Central banks address cryptocurrencies growth in SA, Nigeria

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Two of Africa’s most significant gaming markets continue to see the rapid adoption of cryptocurrencies, as their respective central bank express the first signs of the jitters.

 

In Nigeria, where the trade in digital currencies such bitcoin grow faster than anywhere else on the continent, the central bank has warned that using their fluctuating value as an income stream is a “gamble” and has hinted at regulation.

“Cryptocurrency or bitcoin is like a gamble, and there is a need for everybody to be very careful,” Central Bank of Nigeria governor Godwin Emefiele said in February.

“We cannot as a central bank give support to situations where people risk savings to ‘gamble’,” he said.

In January 2017, the central bank released a circular to lenders asking them not to use, hold, or trade virtual currencies pending “substantive regulation and or decision by the CBN”.

But has since adopted a more open minded stance, due to the perceived potential for the technology to boost a number of industries.

According to data from LocalBitcoins, peer-to-peer trading rose 1,500 percent in the last 12 months – second only to China.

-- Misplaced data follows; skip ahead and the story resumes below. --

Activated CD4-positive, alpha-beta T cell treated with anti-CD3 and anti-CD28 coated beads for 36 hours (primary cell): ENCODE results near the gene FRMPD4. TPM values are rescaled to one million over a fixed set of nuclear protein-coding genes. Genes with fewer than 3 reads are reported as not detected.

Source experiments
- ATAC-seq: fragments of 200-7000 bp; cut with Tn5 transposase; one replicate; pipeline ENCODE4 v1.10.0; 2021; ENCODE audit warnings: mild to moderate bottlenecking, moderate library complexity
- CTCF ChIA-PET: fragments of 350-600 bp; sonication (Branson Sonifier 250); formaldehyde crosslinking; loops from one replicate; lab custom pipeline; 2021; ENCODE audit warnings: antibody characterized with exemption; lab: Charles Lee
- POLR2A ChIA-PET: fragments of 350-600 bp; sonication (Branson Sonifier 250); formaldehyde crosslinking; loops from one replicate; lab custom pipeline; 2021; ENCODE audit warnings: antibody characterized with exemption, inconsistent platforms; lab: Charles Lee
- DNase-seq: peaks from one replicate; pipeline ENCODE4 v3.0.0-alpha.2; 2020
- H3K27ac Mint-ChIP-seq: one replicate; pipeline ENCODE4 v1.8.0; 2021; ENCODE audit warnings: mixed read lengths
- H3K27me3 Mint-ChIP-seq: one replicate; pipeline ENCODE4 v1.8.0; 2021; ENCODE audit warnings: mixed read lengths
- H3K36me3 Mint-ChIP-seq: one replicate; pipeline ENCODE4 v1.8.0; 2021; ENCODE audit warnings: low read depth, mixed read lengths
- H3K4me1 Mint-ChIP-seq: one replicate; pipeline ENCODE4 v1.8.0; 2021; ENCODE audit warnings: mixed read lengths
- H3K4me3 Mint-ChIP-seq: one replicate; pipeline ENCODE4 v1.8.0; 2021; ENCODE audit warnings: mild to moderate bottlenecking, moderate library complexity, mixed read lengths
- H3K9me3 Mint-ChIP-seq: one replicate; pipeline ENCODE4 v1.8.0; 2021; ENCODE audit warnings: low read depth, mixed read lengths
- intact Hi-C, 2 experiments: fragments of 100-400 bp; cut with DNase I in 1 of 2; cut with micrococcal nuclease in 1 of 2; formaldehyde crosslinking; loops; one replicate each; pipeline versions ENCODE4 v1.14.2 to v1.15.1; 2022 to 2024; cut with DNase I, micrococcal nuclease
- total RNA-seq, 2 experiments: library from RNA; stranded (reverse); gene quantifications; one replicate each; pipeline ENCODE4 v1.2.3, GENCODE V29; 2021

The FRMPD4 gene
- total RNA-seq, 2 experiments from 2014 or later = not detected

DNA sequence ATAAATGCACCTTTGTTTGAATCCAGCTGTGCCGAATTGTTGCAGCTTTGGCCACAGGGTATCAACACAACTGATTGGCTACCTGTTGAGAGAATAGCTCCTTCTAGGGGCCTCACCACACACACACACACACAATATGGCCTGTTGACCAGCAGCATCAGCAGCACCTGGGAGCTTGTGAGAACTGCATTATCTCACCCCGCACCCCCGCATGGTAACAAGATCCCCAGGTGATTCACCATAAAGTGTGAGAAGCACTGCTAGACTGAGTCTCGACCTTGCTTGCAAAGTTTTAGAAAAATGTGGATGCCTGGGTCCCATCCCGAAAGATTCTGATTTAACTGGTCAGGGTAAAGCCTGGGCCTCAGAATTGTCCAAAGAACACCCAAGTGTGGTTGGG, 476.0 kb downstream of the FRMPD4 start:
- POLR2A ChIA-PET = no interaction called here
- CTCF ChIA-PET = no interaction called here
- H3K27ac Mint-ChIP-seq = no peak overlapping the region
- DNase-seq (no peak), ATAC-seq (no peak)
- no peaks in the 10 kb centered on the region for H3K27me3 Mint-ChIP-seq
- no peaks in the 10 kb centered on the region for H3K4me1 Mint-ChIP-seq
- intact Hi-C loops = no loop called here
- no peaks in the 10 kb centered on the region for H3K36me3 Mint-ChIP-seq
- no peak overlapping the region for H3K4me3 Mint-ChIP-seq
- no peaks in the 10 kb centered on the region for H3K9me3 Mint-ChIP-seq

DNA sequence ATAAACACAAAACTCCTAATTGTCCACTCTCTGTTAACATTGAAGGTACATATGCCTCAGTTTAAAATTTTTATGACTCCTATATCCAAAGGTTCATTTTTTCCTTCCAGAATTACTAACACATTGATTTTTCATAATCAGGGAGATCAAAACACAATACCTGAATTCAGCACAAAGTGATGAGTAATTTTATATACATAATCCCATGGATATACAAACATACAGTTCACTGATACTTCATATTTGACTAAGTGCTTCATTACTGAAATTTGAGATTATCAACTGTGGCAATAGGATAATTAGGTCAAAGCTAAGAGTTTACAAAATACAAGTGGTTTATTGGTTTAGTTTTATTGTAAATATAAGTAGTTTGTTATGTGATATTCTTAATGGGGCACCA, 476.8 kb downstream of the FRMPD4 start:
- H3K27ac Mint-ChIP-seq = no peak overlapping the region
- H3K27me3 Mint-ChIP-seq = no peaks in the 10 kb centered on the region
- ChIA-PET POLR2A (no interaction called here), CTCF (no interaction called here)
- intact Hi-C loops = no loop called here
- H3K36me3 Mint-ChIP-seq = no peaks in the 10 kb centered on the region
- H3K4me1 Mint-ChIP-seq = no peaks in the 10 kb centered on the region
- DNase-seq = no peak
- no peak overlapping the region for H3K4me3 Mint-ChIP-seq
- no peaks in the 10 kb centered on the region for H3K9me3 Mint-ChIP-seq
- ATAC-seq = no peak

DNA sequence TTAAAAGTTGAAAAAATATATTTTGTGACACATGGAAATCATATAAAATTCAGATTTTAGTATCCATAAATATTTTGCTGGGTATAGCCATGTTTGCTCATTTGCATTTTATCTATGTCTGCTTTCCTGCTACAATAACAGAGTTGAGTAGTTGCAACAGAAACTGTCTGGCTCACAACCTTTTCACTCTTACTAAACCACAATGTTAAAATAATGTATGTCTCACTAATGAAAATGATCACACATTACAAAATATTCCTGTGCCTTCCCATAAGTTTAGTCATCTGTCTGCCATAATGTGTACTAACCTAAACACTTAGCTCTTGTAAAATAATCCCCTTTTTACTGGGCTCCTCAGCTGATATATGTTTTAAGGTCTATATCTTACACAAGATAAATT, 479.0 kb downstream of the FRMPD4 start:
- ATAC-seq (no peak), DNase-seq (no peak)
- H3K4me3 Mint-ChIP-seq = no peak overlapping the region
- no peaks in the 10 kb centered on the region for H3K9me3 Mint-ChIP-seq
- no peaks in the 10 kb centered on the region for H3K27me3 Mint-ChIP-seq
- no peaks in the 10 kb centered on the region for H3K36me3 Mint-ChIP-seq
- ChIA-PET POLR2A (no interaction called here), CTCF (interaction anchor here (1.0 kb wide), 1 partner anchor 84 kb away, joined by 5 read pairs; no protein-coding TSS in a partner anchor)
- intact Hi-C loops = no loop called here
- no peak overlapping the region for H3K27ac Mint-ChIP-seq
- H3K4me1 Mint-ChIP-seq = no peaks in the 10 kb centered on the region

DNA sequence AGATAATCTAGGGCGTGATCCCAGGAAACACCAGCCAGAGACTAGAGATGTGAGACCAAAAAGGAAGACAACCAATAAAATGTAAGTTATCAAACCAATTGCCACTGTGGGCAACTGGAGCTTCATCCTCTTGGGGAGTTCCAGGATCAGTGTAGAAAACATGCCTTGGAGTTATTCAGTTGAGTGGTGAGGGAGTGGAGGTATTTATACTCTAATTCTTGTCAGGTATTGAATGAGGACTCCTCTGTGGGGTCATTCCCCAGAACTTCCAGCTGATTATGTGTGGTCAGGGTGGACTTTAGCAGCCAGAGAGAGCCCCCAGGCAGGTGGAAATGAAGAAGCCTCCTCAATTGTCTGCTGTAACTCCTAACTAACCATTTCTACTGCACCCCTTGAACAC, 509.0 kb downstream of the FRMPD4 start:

As a result Nigeria remains acutely vulnerable to any dramatic drop in bitcoin’s value. A report from Citigroup found that the biggest losses from a crash would be in Russia, followed by New Zealand and Nigeria.

Nevertheless, the central bank is maintaining a cautious, and not overtly pessimistic tone:

“I have asked my colleagues in the research and monetary-policy department to study the market and get to know what the issues are,” Emefiele said, adding that the central bank may in future “make some very concrete pronouncements as to the direction.”

Meanwhile the South African Reserve Bank is also reviewing its position on private cryptocurrencies as part of a programme to assess the emergence of fintech and its regulatory implications.

“Through collaboration with the other regulatory bodies, matters such as tax implications, consumer and investor protection, and money laundering activities will also be addressed,” the SARB said.


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